The rapid blitz has meant many people are trapped, unable to leave. Financial institutions are closed. People can’t withdraw money. Those who have money are trying to leave the country, but the roads are controlled by Taliban forces and visas to safe countries are difficult to come by. Those who can’t leave are in hiding. The airports are closed and evacuation from Afghanistan is looking more and more unlikely. Despite the dangers of travel, refugees are spilling across borders into the neighbouring countries of Iran, Pakistan, Tajikistan and Uzbekistan.
Amidst the devastation and destruction, there is a keen sense of abandonment. Those who bought into the dreams of freedom and equality have now been left exposed. For the past years of conflict, thousands of Afghans who fled to Europe were sent back to danger. Only in the past weeks have European countries started to temporarily halt deportations, but even that is a contentious issue in the European Union. The question is will European countries and the US open their borders and expand their refugee programs to accept Afghans? Or will they turn their backs on their failed experiment and the people they left behind?
It has been twenty years since Australia joined the US in Afghanistan. Now that “Operation Enduring Freedom” has collapsed, immediate action is needed to save as many lives as possible. There is a narrow window of opportunity to assist.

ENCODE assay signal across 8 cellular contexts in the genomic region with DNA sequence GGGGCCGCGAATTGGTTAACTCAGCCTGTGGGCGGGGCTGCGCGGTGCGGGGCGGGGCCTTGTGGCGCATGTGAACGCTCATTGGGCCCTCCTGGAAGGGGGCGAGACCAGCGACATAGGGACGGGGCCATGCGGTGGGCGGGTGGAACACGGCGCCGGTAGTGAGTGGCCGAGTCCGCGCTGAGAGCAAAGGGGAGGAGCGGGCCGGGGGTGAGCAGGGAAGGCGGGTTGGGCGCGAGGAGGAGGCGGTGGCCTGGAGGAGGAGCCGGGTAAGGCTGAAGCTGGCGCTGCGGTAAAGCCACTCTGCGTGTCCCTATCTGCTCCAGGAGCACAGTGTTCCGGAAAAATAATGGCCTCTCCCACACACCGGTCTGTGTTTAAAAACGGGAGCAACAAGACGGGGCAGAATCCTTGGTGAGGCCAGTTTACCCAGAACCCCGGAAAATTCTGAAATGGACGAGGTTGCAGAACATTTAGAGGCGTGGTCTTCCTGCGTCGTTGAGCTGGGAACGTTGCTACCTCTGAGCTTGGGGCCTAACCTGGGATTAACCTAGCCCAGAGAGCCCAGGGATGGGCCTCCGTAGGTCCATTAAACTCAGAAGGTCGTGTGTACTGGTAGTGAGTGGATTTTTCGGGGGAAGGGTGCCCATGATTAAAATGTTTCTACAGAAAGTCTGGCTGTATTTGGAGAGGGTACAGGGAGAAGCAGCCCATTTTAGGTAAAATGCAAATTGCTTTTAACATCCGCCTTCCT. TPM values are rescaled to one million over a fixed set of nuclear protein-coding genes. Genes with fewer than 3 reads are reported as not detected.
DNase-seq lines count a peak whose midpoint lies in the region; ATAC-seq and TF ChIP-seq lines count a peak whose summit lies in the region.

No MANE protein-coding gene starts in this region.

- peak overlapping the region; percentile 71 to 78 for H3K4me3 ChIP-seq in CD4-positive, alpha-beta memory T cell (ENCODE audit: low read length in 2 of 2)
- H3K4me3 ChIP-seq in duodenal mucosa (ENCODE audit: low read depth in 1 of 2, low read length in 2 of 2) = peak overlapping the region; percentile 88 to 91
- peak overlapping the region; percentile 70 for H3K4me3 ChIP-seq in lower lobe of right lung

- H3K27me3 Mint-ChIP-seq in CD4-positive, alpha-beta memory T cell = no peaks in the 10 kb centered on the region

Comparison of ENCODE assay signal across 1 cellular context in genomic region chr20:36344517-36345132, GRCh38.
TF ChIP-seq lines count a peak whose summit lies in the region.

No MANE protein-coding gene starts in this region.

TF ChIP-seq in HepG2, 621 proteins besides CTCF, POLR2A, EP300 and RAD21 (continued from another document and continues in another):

Afghan community leaders and Australian NGO and refugee advocacy groups have moved swiftly to create a list of necessary action points which is listed below. What is clear is that the Australian government needs to offer additional refugee resettlement places for Afghan refugees immediately and facilitate the process of evacuating Afghans to safety. It needs to expand family repatriation programs for Afghans living in Australia so they can assist their families to flee. Until now people arriving by boat were denied that opportunity. Within Australia, 53 Afghan refugees remain in long-term detention and thousands more hold temporary protection visas. It’s now clear that these refugees will not be able to safely return to Afghanistan and they should immediately be allowed to live in the community and be offered permanent protection visas.
The last time the Taliban was in power, John Howard’s government sent Afghan refugees to prisons on Nauru and Manus Island. This time Australia has to do better.
You can help by contacting your local Federal MP now, asking them to urge the Morrison Government to: